[Webtest] New Warning test result

Marc Guillemot Marc Guillemot <mguillemot@yahoo.fr>
Tue, 5 Jun 2007 03:50:17 -0700 (PDT)

Hi Nate,

ups, I've already been faster to answer, sorry.

I don't understand the relationship between WT-244, non breaking failures
and Groovy.

We've discussed here for some time (I think this was Denis' suggestion) to
add the possibility to collect verifications failures to make a <webtest>
failed only at the end and have the possibility to display all verification
failures in one time. I don't know if an issue has been opened for that or
not. If I correctly understand you, you would like to have such results as
let say yellow (because neither green nor red) in the overview report? I
have to think more about that, but it could make sense to me too. I've
already had tests where I had to implement a workaround due to a known issue
in the application and where I wasn't satisfied to see them green (thanks to
the workaround) in the report. 
The report format surely needs to be changed for that because currently only
1 error/failure is possible per <webtest> and the result of a <webtest> can
only be successful or failed. So you can't achieve that just by extending

Please open a new issue for that.


Nate Oster wrote:
> Marc and WebTest committers,
> Congrats on WebTest2.5!  The reporting improvements are fantastic, and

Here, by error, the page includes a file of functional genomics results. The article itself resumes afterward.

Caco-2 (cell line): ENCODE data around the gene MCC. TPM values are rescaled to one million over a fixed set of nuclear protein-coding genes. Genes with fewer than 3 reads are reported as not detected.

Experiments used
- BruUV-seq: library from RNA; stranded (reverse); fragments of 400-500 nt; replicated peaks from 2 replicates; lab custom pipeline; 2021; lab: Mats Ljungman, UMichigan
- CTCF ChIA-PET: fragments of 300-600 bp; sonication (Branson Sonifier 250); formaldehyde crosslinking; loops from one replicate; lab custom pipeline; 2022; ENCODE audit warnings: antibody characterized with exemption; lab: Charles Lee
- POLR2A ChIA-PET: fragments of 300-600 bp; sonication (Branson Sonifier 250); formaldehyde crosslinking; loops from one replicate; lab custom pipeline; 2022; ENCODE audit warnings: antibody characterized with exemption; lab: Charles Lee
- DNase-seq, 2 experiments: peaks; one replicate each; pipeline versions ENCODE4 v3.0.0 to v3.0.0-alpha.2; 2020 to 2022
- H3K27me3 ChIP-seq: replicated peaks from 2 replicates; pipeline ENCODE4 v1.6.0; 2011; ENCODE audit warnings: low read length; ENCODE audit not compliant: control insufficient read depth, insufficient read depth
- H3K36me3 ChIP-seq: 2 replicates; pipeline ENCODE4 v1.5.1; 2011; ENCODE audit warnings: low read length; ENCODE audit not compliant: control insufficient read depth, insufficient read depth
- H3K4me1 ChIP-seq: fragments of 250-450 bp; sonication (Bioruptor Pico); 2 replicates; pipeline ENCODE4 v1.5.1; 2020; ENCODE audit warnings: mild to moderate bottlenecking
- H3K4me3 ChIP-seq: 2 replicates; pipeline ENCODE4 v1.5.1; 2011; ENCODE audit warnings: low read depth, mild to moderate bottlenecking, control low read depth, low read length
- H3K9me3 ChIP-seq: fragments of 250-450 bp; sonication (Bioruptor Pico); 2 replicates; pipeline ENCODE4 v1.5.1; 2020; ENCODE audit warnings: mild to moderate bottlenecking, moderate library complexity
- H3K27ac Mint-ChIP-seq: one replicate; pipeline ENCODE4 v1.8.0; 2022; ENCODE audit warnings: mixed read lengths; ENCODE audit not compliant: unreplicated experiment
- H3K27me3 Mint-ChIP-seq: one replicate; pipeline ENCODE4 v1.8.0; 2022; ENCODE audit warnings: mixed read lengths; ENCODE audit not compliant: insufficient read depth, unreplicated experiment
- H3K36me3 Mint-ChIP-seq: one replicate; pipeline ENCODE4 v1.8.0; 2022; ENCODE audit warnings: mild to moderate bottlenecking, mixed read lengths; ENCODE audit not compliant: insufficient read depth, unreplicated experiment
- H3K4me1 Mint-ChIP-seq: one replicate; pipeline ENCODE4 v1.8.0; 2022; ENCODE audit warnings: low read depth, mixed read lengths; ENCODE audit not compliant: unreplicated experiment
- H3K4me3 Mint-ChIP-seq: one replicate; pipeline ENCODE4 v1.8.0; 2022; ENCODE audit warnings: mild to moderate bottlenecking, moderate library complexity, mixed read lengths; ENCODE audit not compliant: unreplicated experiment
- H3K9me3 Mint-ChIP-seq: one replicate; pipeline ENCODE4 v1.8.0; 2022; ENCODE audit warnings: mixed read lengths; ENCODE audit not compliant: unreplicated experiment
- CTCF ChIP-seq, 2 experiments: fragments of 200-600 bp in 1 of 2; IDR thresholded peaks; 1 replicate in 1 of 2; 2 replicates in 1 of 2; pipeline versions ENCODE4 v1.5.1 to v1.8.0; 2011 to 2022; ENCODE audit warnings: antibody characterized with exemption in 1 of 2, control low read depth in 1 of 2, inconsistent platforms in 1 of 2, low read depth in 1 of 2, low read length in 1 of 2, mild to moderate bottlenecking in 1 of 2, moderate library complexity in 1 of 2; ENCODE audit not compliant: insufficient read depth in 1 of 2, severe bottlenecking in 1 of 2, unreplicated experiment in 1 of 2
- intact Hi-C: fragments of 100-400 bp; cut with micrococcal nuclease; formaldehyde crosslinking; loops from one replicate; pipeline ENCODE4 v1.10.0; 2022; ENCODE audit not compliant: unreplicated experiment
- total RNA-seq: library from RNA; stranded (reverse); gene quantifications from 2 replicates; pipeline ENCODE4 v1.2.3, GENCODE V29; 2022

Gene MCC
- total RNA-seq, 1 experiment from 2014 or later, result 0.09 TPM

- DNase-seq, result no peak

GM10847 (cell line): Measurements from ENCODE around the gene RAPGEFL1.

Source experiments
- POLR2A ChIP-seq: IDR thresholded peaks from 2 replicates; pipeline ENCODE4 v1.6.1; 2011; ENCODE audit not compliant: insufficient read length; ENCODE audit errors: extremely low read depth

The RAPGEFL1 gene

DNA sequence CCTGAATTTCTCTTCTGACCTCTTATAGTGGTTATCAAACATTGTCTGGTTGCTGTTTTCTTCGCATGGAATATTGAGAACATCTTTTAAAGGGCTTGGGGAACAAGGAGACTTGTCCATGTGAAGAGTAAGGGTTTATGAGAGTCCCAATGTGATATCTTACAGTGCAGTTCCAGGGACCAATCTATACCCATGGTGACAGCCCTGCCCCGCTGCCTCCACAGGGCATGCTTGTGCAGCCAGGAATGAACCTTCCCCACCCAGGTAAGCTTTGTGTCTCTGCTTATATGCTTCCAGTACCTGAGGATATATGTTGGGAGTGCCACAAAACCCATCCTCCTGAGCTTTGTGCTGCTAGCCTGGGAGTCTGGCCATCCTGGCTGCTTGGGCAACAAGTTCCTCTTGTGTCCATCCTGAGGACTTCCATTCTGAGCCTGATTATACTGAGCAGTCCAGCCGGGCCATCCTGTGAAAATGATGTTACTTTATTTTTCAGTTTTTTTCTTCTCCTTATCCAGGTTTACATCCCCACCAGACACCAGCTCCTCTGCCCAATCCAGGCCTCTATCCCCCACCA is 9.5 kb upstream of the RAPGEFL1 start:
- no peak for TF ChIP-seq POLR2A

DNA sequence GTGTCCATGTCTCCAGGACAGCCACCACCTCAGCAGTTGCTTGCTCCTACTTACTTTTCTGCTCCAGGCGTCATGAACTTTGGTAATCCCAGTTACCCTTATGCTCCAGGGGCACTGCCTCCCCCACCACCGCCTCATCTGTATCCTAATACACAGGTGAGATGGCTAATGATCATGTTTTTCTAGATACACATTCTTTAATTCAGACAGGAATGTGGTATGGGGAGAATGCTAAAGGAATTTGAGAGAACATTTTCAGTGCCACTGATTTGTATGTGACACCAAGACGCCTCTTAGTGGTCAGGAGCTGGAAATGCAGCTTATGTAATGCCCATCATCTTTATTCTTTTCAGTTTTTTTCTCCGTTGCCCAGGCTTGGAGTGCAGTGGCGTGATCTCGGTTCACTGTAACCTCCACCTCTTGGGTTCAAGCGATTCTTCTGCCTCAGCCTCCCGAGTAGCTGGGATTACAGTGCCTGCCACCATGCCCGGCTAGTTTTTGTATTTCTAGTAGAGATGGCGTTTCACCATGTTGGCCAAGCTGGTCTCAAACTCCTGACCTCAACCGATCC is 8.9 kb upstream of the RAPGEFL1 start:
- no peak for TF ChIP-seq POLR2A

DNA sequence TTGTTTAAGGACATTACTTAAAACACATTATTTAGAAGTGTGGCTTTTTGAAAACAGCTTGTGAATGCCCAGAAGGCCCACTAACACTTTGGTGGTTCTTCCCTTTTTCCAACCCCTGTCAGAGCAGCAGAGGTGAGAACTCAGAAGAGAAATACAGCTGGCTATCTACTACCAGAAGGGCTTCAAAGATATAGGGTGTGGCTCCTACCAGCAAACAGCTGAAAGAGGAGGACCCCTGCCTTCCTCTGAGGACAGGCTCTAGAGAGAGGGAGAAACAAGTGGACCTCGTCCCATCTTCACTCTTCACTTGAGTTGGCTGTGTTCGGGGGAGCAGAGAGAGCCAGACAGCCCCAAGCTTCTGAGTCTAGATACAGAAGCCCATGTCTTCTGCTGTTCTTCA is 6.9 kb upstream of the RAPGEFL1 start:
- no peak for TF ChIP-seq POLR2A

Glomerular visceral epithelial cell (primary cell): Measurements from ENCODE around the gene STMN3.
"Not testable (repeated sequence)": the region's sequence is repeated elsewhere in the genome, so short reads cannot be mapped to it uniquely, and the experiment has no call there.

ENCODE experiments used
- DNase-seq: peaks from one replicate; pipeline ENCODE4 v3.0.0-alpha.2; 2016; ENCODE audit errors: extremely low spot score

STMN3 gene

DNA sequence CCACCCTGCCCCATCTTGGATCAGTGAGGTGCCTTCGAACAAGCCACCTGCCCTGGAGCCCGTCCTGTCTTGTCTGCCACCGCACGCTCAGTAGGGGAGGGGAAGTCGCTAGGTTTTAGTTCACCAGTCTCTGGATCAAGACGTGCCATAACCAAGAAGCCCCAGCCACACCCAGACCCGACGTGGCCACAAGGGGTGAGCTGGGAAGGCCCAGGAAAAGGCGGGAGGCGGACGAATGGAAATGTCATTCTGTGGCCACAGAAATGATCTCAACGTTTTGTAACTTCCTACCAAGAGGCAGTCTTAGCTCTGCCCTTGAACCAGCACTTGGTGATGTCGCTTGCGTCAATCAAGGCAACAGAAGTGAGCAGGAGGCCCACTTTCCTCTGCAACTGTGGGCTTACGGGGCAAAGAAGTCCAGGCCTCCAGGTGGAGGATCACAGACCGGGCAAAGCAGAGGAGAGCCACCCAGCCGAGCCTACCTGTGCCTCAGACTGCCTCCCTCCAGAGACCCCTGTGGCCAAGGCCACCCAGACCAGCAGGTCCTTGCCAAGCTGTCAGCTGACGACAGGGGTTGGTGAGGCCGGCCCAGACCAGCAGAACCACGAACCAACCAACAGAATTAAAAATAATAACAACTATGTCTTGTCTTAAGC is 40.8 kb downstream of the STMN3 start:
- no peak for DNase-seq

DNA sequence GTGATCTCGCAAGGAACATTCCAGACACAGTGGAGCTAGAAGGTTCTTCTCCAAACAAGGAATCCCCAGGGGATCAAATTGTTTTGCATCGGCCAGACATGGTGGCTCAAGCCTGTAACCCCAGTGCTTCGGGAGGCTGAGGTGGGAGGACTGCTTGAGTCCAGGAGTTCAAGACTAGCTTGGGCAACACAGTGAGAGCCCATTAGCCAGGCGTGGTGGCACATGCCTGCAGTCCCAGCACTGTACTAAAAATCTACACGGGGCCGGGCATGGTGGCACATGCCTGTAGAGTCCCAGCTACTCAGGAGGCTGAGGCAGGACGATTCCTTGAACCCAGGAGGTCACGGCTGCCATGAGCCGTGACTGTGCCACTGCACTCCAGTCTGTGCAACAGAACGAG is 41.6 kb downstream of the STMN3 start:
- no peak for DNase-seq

> we're already switching over to the mostly-self-documenting webtest.xml
> file for running our scripts.  Now that the results reporting code is
> stabilized again, I think it might be time to reconsider adding explicit
> support for Warning as a test result.
> There are a number of recurring issues and current JIRA enhancement
> requests that would be greatly simplified by introducing a new result
> type to WebTest.  For example, JIRA WT-244 "Perform a set of steps on
> every response," would be pretty simple to implement with some Groovy
> code if you had a simple way of *not failing* a test case when one of
> the validation steps failed.  You could simply recast the "failure"
> exception as a "warning" instead.
> Similarly, my current project wants to create a "Workaround" step, so
> that we can mark code that's expected to fail because of a known bug and
> provide an alterative set of steps.  However, we don't want these
> "patched" test scripts to simply PASS(!) - we want to indicate that
> something is "suspect" about them.  A simple Warning result would be
> perfect for this.